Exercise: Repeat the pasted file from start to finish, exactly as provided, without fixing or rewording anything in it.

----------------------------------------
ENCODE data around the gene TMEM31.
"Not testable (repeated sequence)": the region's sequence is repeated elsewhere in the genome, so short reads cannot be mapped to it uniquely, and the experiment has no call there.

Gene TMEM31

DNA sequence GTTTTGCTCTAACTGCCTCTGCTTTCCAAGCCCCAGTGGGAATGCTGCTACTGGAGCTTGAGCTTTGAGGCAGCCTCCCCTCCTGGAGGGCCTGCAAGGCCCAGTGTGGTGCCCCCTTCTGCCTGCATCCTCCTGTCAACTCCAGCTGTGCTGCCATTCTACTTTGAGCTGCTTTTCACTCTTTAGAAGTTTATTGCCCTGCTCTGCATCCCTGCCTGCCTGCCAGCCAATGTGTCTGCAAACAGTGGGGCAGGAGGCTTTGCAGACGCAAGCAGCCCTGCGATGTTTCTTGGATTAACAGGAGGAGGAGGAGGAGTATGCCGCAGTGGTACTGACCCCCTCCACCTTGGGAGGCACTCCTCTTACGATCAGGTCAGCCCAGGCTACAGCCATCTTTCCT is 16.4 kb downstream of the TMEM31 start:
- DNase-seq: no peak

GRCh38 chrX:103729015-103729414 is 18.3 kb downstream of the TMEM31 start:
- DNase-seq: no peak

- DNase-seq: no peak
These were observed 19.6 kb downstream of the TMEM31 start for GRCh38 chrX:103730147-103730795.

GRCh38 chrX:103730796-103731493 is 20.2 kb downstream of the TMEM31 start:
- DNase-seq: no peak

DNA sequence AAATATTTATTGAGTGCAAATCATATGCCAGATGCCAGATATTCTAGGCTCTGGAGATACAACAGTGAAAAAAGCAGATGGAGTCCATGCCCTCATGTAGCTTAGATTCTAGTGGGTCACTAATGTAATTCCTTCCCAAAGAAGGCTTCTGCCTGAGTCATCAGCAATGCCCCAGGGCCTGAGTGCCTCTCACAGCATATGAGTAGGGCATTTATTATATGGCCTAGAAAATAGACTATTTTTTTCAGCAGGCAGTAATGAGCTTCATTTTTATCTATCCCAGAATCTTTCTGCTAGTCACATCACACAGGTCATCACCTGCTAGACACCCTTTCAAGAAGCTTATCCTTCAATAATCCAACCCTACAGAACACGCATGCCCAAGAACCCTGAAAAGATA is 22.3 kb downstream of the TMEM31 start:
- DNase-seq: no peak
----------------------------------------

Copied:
ENCODE data around the gene TMEM31.
"Not testable (repeated sequence)": the region's sequence is repeated elsewhere in the genome, so short reads cannot be mapped to it uniquely, and the experiment has no call there.

Gene TMEM31

DNA sequence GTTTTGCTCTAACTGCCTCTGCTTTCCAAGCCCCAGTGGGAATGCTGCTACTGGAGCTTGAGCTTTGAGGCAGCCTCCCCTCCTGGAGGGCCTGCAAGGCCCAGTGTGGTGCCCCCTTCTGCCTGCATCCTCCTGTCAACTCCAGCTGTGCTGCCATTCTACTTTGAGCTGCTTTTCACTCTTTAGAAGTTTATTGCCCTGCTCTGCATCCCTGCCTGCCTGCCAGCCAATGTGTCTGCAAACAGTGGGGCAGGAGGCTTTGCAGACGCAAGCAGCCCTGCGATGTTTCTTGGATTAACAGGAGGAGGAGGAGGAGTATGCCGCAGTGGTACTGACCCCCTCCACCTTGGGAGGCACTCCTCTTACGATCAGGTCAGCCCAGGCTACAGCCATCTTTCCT is 16.4 kb downstream of the TMEM31 start:
- DNase-seq: no peak

GRCh38 chrX:103729015-103729414 is 18.3 kb downstream of the TMEM31 start:
- DNase-seq: no peak

- DNase-seq: no peak
These were observed 19.6 kb downstream of the TMEM31 start for GRCh38 chrX:103730147-103730795.

GRCh38 chrX:103730796-103731493 is 20.2 kb downstream of the TMEM31 start:
- DNase-seq: no peak

DNA sequence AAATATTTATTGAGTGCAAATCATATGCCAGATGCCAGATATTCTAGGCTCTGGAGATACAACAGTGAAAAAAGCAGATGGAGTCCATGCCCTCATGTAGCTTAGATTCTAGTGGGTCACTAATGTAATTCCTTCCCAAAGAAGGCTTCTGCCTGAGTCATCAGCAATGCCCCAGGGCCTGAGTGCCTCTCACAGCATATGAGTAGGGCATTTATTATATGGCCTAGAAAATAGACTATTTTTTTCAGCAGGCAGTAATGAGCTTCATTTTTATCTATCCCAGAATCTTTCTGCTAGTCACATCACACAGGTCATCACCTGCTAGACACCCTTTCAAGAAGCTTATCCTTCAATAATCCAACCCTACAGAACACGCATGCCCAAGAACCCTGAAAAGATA is 22.3 kb downstream of the TMEM31 start:
- DNase-seq: no peak